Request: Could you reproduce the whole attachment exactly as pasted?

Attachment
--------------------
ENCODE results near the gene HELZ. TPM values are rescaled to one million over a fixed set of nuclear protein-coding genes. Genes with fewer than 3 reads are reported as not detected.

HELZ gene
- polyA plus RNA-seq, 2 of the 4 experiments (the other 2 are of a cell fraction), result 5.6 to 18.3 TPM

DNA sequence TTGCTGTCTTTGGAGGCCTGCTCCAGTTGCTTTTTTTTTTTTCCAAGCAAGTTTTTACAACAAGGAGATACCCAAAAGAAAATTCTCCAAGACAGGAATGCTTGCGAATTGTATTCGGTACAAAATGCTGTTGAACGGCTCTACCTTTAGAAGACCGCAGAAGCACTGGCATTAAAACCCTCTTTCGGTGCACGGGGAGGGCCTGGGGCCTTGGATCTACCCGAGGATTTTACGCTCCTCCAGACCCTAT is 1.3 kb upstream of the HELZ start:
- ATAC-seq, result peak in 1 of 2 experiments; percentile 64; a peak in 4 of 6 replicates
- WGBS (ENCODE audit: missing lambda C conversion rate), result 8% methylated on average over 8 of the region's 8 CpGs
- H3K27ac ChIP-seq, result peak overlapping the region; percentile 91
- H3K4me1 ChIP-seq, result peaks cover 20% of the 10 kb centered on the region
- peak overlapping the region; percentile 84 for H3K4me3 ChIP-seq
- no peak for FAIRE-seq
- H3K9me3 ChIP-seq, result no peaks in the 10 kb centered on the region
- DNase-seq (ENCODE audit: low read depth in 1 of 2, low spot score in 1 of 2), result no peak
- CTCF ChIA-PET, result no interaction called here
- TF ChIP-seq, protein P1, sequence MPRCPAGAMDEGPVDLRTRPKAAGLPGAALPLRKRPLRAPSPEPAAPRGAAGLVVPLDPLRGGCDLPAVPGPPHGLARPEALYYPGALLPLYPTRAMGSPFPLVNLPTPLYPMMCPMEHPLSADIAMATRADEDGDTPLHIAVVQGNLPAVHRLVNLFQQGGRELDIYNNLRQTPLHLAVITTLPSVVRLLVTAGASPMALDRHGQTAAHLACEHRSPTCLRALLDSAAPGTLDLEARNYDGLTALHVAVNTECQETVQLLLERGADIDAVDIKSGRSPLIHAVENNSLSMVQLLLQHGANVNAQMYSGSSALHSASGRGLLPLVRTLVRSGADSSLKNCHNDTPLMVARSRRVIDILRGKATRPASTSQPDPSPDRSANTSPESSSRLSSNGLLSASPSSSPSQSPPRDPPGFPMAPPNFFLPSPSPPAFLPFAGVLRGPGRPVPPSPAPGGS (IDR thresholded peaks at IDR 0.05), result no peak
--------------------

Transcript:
ENCODE results near the gene HELZ. TPM values are rescaled to one million over a fixed set of nuclear protein-coding genes. Genes with fewer than 3 reads are reported as not detected.

HELZ gene
- polyA plus RNA-seq, 2 of the 4 experiments (the other 2 are of a cell fraction), result 5.6 to 18.3 TPM

DNA sequence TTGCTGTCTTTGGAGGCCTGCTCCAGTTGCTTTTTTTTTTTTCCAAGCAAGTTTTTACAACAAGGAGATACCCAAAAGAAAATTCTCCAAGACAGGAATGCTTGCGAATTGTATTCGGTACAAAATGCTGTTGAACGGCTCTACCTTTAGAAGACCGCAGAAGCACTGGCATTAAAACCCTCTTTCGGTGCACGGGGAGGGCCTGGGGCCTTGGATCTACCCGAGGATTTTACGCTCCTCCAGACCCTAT is 1.3 kb upstream of the HELZ start:
- ATAC-seq, result peak in 1 of 2 experiments; percentile 64; a peak in 4 of 6 replicates
- WGBS (ENCODE audit: missing lambda C conversion rate), result 8% methylated on average over 8 of the region's 8 CpGs
- H3K27ac ChIP-seq, result peak overlapping the region; percentile 91
- H3K4me1 ChIP-seq, result peaks cover 20% of the 10 kb centered on the region
- peak overlapping the region; percentile 84 for H3K4me3 ChIP-seq
- no peak for FAIRE-seq
- H3K9me3 ChIP-seq, result no peaks in the 10 kb centered on the region
- DNase-seq (ENCODE audit: low read depth in 1 of 2, low spot score in 1 of 2), result no peak
- CTCF ChIA-PET, result no interaction called here
- TF ChIP-seq, protein P1, sequence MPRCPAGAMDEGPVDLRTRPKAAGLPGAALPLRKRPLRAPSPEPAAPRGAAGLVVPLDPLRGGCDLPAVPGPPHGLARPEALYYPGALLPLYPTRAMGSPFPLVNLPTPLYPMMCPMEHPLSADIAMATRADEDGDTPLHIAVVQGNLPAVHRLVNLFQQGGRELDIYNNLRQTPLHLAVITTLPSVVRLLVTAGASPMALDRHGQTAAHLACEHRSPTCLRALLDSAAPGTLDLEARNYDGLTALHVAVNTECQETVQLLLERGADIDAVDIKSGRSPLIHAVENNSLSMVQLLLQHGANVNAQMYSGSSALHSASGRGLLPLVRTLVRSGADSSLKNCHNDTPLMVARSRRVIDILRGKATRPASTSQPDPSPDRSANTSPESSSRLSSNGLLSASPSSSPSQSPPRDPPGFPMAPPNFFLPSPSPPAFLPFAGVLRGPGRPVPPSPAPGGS (IDR thresholded peaks at IDR 0.05), result no peak